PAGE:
Software Developer Teams up with Harrisburg University for Game-Changing Technology

Software Developer Teams up with Harrisburg University for Game-Changing Technology

Feb. 25, 2019

HARRISBURG, Pa. (WHTM) – Dave Segal is the founder of Naqi Logics, LLC.

His company is partnered with Harrisburg University and is one of the technology firms in a business incubator that is home to several companies developing projects with the financial backing of the university.

Segal says the relationship has been key in securing several patents in the United States, Israel, and the European Union.

Segal says his new software allows users to control computers without touching them or even speaking or looking at them. He says people can control a laptop through their brain waves or micro gestural input, the use of slight facial movements, or a combination of both.

Segal, a York County native, says there are other variations of no-touch technology, but he says that his third patent for a small earbud is the game changer.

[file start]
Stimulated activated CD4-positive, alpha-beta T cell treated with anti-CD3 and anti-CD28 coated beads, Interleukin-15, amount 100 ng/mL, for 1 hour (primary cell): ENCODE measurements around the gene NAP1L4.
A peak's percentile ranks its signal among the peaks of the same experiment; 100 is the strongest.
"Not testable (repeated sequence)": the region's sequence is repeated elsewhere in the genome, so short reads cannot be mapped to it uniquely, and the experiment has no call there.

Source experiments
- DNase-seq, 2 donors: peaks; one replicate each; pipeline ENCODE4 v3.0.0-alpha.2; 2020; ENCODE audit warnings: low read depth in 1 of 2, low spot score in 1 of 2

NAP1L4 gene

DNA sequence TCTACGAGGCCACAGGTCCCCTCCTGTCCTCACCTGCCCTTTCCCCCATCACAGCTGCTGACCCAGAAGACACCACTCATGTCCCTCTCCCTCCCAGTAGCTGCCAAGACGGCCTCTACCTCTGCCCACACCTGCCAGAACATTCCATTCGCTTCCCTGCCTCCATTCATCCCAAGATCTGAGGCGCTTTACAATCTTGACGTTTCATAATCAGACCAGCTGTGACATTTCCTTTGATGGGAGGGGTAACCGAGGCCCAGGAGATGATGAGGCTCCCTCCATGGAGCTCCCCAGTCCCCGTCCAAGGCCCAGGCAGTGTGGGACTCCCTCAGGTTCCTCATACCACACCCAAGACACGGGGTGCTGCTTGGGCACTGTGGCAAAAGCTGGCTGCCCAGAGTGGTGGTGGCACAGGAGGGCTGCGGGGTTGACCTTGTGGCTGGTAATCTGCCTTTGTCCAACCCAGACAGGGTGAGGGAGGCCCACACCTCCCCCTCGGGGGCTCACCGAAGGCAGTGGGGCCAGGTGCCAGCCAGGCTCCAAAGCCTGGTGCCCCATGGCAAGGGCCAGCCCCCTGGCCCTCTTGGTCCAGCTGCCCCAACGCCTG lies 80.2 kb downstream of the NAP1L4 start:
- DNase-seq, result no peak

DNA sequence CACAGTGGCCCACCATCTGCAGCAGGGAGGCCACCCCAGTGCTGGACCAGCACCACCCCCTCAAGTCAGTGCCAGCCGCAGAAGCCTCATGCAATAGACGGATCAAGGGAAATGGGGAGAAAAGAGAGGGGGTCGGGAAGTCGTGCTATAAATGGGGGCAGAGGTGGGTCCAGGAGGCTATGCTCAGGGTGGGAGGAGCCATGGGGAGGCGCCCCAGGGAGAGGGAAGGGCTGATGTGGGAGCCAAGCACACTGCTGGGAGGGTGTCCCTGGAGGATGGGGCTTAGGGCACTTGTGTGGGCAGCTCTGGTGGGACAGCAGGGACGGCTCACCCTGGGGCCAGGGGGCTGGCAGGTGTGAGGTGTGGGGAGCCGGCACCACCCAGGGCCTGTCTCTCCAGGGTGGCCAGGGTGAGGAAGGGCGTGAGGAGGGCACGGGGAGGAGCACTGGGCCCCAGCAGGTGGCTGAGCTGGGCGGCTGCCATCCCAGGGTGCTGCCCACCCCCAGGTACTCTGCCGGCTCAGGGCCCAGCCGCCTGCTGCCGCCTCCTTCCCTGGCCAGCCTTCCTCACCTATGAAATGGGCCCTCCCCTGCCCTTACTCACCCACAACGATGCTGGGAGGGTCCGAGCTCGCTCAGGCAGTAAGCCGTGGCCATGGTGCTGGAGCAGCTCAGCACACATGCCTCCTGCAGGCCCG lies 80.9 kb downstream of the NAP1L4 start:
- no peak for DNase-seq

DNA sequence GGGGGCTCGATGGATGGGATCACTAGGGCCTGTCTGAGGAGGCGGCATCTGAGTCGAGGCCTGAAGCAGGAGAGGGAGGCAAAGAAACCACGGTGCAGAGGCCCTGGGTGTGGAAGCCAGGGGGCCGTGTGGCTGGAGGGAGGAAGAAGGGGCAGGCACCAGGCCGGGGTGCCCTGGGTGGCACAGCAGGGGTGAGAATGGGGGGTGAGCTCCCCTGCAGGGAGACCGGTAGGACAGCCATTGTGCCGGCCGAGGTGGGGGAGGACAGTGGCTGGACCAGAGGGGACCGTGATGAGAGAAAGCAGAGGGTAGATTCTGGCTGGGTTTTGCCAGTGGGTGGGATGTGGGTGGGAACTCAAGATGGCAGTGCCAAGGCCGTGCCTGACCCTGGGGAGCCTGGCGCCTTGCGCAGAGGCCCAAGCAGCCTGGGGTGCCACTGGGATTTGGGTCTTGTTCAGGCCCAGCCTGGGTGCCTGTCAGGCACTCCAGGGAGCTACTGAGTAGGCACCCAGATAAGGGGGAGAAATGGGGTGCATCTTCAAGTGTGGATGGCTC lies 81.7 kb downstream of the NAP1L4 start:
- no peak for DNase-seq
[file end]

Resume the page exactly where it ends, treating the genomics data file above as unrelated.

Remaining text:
“Users will be able to control computers in a completely invisible manner, including two-way invisible communication between users,” Segal said.

Segal says his earbud will change the lives of people who suffer from paralysis amputations and any condition that prevents them from using technology and devices.

“An app can be downloaded for them, and they will have a menu of devices to choose from,” he said.

Segal says he has had conversations with military consultants about how his software can improve communication during combat missions and training exercises.

He says he will target the gaming market, and his technology will even the playing field against those who have exceptional hand-eye coordination.

“Even if you are the number one gamer in the world, you will never be able to move as fast as someone who is looking,” Segal said.

Segal says his software will help those with cell phones and who are connected to IP systems around the world. He says people will be able to do many things, including turning items on and off in their homes and vehicles.

Segal says he hopes to finish development in six to eight months and have the software ready for market within a year.